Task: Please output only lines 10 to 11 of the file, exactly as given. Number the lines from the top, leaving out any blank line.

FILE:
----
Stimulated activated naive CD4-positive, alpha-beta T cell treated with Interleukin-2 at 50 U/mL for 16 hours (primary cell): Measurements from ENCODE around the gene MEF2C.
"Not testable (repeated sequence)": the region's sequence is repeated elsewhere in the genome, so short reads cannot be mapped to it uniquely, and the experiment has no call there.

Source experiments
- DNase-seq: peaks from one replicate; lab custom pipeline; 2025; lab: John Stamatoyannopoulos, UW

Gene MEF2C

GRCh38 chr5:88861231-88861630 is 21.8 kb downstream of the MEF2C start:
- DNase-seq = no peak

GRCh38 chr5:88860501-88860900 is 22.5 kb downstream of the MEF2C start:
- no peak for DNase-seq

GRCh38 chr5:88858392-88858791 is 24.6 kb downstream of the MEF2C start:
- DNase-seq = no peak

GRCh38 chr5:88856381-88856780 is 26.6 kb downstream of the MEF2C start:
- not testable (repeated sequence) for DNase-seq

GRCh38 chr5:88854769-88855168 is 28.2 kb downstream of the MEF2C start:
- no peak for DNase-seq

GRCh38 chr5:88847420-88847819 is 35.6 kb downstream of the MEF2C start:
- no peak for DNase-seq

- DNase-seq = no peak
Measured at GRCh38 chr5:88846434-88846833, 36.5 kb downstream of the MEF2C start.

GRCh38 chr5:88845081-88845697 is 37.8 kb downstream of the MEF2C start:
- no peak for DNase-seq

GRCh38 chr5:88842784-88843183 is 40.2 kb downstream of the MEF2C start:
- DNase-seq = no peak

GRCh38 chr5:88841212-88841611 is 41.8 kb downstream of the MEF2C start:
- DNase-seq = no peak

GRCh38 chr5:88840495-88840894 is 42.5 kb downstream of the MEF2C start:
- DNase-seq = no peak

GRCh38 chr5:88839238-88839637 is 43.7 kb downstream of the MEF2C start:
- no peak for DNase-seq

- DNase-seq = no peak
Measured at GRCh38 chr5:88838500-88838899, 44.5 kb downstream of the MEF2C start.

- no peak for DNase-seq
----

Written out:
GRCh38 chr5:88858392-88858791 is 24.6 kb downstream of the MEF2C start:
- DNase-seq = no peak